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Koyote's Britons & other SAGA Stuff

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It took me over 3 weeks of painting in my spare time, but the my first unit of Tuareg (Moorish) cavalry is finally done.   With the addition of this last unit, my display case is full.  I

I'm going to use Great Invasion era Briton models, but I want to add some Monmouth and Mallory to the warband's backstory. This will add some flavor to the warband and guide my modeling and theme.

Here's my third Biped Creature.  The big, gold sword clearly identifies him as the leader of my Araby Ogres. If you look closely, you will see a big brown blob of paint on the sword's cross-guard

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I finished the last four mounted Hearthguard.  Below are all 8 Hearthguard together.

The lights that I normally use to photograph minis interacts with the blue paint on my Moors to produce photos in which the blues possess a violet hue that you don't see when you look at the models in person, under normal lighting conditions.  I tried to correct this by using different lighting.  The result is better than the earlier photos, but it's still not quite right.



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I did a bit more work on my 4-pack warrior "drum crew".  

I added the crescent moon banner standard topper to the banner pole, replaced the drummer's head (for the second time), and swapped out the [i]Artizan Designs[/i] swordsman for the [i]Gripping Beast's[/i] Mutatawwi'a Warlord on Foot.  

I really like the warlord model, and I REALLY want to incorporate the mini into my warband, but I don't need a foot warlord.  The plan is to paint him with a grey or white beard.  He'll be either an honored veteran who has seen too many summers to serve in the front lines, or an old warrior imam who accompanies the warband.



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Clever generals (which I am not) use mercenaries to exploit a certain rule or compensate for a warband's particular weakness.  I enjoy using mercenaries, mostly for the modeling, painting, and thematic opportunities.

Below is a unit of Sailors for my Moors warband.  I used Perry Miniatures' Afghan Tribesmen kit to make them.  Their garb and head coverings identify them as Muslims, but differs enough from the other models in the warband to clearly indicate that they belong to a different group.   And yes, I recognize the irony of using models depicting warriors from a landlocked country as sailors.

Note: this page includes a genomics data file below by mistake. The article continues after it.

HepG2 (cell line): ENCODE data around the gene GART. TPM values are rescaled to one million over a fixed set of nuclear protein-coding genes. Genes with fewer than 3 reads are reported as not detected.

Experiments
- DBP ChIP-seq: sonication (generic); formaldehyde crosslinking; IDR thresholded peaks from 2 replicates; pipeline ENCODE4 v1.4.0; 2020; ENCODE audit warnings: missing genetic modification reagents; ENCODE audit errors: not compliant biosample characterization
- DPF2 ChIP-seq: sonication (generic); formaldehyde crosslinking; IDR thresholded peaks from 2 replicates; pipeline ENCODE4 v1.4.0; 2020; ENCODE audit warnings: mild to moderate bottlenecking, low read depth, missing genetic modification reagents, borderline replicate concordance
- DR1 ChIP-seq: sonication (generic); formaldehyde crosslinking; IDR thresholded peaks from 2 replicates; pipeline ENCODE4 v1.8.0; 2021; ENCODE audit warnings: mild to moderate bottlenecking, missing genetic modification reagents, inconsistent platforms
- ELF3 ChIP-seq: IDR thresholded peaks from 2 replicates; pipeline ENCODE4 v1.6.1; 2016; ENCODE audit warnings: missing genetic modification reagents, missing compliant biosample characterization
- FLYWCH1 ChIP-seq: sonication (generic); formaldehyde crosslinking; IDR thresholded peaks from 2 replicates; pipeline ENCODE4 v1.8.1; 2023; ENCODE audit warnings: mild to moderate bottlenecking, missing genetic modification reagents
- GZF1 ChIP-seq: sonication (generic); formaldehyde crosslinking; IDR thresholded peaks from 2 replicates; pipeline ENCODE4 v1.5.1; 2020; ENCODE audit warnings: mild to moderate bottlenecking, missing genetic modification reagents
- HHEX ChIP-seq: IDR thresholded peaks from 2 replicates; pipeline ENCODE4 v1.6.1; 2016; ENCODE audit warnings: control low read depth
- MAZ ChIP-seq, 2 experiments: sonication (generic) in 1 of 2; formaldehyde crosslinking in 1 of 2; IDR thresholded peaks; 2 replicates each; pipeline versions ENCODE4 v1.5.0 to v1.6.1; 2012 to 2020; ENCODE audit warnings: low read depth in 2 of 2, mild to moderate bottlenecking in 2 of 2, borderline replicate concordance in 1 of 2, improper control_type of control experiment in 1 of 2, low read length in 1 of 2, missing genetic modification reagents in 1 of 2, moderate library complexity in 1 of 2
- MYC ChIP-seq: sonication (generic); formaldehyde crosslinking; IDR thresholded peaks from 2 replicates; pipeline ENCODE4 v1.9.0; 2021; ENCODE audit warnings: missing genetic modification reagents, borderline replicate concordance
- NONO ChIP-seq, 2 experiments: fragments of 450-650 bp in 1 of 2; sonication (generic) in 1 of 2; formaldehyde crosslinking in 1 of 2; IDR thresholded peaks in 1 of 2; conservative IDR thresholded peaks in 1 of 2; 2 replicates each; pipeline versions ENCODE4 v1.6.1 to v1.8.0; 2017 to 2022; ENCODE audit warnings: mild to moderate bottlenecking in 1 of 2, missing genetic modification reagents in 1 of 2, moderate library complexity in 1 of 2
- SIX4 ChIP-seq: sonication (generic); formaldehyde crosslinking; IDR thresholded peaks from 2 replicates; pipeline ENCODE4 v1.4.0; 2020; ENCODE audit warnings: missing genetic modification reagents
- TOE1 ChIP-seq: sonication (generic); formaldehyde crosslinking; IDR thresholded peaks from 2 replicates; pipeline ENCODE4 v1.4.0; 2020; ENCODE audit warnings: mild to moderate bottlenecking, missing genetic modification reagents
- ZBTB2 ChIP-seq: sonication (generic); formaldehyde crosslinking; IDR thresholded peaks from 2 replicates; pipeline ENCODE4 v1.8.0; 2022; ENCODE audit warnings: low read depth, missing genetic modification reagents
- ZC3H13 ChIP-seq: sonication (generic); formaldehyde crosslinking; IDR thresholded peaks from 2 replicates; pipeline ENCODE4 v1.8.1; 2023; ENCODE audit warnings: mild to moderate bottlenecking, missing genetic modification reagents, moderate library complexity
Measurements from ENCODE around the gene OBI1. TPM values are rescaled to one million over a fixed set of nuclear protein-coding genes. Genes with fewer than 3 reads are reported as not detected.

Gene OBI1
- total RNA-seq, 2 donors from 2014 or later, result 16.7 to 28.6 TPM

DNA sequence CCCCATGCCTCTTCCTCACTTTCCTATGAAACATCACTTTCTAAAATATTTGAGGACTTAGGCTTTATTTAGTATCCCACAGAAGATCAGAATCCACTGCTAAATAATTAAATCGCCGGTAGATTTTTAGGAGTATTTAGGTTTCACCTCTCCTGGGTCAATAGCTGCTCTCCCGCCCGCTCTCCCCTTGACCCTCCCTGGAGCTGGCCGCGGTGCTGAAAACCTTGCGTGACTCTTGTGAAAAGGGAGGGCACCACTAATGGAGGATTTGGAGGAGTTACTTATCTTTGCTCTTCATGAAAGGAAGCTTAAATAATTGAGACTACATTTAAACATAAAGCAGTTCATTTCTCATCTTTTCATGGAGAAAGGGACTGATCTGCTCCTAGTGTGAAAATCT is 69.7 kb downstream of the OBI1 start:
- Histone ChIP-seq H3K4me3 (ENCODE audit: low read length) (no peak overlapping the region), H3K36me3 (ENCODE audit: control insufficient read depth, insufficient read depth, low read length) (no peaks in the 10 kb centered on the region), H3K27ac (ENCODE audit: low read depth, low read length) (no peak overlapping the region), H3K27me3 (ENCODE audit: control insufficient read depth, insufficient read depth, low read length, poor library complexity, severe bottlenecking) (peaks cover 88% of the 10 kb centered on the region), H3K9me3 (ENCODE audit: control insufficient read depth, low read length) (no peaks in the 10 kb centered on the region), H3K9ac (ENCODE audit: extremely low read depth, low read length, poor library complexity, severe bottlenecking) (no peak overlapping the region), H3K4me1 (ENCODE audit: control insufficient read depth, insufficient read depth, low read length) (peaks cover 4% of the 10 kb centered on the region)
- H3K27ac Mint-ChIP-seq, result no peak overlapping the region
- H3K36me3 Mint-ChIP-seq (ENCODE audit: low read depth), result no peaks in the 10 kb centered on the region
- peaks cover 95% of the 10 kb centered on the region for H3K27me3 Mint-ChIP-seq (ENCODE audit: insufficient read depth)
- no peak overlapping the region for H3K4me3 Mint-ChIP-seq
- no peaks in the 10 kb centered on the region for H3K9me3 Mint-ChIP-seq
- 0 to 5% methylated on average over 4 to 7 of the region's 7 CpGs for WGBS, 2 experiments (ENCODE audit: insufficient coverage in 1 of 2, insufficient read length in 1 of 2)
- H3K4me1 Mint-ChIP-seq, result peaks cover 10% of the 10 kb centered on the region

I still need to do some greenstuff work on them to fill in gaps.  I am tempted to add an eye patch  to the leader so I can call them pirates.  Argh, matey!  

The kit provides enough pieces to make 36 models, so I have plenty left over.  I will likely assemble another group equipped with javelins to serve as a unit of Borderers for my Mutatawwi'a warband.


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I typically buy greenstuff from my local game store, Dark Tower Games, which carries Army Painter branded greenstuff.  I’ve also purchased it online. I haven’t noticed much of a difference between manufacturers.

I use Apoxie Sculpt for larger scale work, such as work on bases and terrain. It’s characteristics make it a poor medium for doing proper sculpting and converting (detail work), but it’s much cheaper than Greenstuff, so it helps your hobby dollars go further when working on large scale projects.



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Last night, I took a break from painting to do some work on my first camel cav model.   Using a pair of snips and hobby knives, I cut away the saddle and enlarged the hollow under one the of the Gripping Beast Mutatawwi'a camel riders, so that it will better fit on the Irregular Miniatures camel.  Cutting away that much white metal from the recess with a hobby knife takes a considerable amount of effort and time ( I may have to invest in an electric dremel).  After narrowing the top of the IR camel's hump a bit, I was able to fit the GB rider and IR camel together quite nicely.